Easter-Should Catholics "do" eggs/bunny's...?

I am a Protestant who is just beginning to raise our new family Catholic. I was intending to focus on church for Easter, as I was raised–but I know grandparents/aunts/uncles will shower the kids with secular eggs/bunnies/chocolate etc. Should I be teaching the kids that the secular stuff is just that, secular and for celebrating Spring, but not Catholic?

Eggs, at least, are a very Catholic practice, going back to a pius legend about St. Mary Magdalene, and the symbolism of new life (the chick) breaking out of the dead rock (the egg).

The sainted woman of Magdala was not a passive witness to the resurrection. According to tradition she was a woman of high standing who used her wealth to travel and bear witness to the risen Lord. She even gained entrance to the court of the Emperor Tiberius Caesar. When she met Tiberius, she held an egg in her hand and announced “Christ is risen!” The Emperor laughed at her and said that someone rising from the dead was as likely as the egg in her hand turning red. Of course, that is exactly what happened: the egg turned red and she continued to proclaim the good news to the imperial household. Icons of Mary Magdalene often show her holding a red egg and it is the custom of the Greeks to color their Easter eggs red.

From here: fullhomelydivinity.org/eggs.htm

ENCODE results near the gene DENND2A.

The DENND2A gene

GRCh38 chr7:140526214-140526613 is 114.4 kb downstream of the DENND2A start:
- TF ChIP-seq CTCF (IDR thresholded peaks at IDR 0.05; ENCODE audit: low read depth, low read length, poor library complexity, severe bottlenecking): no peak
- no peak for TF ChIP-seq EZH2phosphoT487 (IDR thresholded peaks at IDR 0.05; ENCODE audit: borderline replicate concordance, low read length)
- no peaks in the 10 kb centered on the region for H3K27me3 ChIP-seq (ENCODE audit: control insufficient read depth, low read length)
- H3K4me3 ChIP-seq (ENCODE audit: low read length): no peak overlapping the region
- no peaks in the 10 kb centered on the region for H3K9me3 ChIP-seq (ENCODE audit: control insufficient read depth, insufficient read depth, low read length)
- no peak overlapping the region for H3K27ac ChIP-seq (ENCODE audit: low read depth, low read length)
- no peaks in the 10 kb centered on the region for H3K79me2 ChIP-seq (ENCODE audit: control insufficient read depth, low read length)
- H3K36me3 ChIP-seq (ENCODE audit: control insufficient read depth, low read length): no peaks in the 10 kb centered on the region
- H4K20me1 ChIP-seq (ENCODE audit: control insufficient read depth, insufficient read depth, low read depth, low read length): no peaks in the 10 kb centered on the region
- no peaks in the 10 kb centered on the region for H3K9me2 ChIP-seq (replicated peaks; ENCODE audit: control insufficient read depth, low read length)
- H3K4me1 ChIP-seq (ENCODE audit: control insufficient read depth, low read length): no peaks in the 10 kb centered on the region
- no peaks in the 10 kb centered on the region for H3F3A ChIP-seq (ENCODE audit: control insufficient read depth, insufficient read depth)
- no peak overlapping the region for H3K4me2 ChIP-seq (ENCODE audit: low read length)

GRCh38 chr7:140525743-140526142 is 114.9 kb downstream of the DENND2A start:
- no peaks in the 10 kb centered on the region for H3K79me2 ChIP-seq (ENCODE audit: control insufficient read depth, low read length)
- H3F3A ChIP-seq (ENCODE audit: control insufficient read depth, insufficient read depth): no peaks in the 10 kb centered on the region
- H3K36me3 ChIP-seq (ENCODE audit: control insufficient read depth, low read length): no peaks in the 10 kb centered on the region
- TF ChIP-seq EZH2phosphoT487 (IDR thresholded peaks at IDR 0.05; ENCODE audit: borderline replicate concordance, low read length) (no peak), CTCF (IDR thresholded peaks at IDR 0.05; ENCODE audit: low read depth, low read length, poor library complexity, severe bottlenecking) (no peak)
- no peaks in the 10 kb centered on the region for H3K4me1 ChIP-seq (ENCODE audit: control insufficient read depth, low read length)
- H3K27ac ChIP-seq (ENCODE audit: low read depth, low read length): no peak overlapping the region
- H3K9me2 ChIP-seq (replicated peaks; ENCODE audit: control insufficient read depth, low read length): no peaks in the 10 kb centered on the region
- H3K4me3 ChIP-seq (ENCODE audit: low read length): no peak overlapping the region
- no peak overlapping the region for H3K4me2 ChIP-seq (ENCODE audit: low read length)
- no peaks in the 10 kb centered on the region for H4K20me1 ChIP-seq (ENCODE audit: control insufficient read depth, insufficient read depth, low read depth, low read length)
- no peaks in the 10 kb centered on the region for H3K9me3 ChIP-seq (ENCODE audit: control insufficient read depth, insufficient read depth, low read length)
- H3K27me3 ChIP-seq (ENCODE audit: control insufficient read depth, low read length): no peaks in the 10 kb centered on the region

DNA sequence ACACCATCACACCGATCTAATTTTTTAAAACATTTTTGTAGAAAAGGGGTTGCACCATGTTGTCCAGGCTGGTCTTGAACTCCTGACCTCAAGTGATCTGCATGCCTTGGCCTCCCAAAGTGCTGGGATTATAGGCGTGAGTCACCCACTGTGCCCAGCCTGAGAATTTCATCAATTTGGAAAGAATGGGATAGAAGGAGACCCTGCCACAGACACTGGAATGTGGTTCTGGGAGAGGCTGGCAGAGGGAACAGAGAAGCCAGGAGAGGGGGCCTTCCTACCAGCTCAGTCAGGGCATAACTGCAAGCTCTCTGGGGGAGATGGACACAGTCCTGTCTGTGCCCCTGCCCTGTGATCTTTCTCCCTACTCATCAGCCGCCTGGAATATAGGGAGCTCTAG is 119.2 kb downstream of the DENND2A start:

There are a couple more legends on there about the coloring of Easter eggs.

Where the bunny comes from, I got nothing.

That was a very interesting link. Thanks for sharing. I have to admit, though, I chuckled at the one regarding Christ telling those in attendance at the Crucifixon to paint eggs red as he just had. It just seems very out of place with the traditional Gospel tellings of the Crucifixion.

Hi and glad to have you here! :slight_smile:

You’re quite right that there are neither eggs nor bunnies in the Gospel; but not everything that’s non-Scriptural is anti-Scriptural - would you agree? (No Christmas trees in there either. :wink: )

Certainly whatever theological underpinnings the Easter Bunny may have had in the past have pretty much been undermined by the relentless advertising machinery (same with Santa Claus, though you can still find enough redeeming qualities to make the story worthwhile).

Bottom line is, I would say: respect other Christians who have managed to find theological justifications for these traditions, but feel completely free to say what you please to your own family about them.

And have a blessed Easter! :slight_smile:

My parents never told us a story about the Easter Bunny, he just always came and left plenty of candy and hid eggs around our house. Our parents told us that he left us candy for being good all through Lent. We would have Easter egg hunts all the rest of the day, and it was so fun.